Among the actions China has been guilty of: Detentions, the kidnapping of bishops, crackdowns on underground churches, as well as foreign missionaries on their North Korean border, and in the past few months, even entire churches have been torn down in China under the premise of building code violations. The Christian community has reacted in large numbers, with thousands showing up to protest the demolitions.
The rapidly growing popularity of religion may be seen as a threat to the Communist Party’s authority. “There’s a pattern of pendular movement in the Chinese government’s stance towards religion, of being repressive and then of being accommodating,” says Lionel Jensen, Associate Professor of East Asian Languages and Cultures, at the University of Notre Dame. “I think that the Chinese government doesn’t know how to go about assessing the strain along those lines.”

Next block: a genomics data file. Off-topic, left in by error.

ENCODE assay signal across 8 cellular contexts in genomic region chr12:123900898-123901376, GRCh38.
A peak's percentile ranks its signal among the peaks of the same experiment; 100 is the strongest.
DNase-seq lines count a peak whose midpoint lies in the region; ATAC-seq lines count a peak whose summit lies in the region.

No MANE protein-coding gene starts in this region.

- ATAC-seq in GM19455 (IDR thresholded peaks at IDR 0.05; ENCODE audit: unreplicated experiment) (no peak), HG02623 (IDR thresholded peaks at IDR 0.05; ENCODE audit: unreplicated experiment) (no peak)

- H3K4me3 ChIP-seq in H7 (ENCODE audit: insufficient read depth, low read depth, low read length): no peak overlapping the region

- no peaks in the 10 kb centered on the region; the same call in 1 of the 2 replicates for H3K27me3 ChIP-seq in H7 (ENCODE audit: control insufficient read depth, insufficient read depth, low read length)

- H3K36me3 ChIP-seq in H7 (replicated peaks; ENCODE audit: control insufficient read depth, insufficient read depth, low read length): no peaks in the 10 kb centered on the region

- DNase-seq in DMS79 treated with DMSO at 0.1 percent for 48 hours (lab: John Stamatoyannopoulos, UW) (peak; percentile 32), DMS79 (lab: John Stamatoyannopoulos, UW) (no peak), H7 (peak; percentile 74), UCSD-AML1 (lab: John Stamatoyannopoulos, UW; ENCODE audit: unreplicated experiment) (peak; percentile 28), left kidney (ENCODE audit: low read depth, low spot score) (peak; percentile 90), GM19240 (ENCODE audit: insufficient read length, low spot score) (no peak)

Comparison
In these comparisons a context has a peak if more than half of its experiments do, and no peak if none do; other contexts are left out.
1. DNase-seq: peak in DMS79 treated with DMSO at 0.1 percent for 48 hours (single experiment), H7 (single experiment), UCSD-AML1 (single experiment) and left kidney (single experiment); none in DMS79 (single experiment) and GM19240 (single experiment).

So when Pope Francis was given permission to fly over China on his way to and from South Korea, many saw it as a sign of hope for religious freedom in China. The state-run Global Times calls it a sign of “possible détente.”
Meanwhile, there are religious groups in China that have not been sanctioned by the state that worship underground.
Jin Tianming is a priest and member of Beijing Shouwang Church, an underground Protestant community. His group of worshipers has had trouble finding a permanent location to hold church gatherings, frequently suffering harassment from police, with members of the church arrested or detained on occasion. “We put our beliefs above society. I don’t think the two are compatible in any way,” says Jin.
The existence of unregistered religious groups makes it difficult to calculate the number of Christians in China. A Pew Research Center study from 2011 estimates the number of Christians inside China at 67 million, about 5% of the country’s total population at the time, amongst which around 10 million are Catholics. This is compared to 10 million Christians in total in 1996.
According to researchers, the numbers are rising quickly. Professor Fenggang Yang, director of the Center on Religion and Chinese Society at Purdue University, has predicted that China will be home to the largest Christian population by 2030.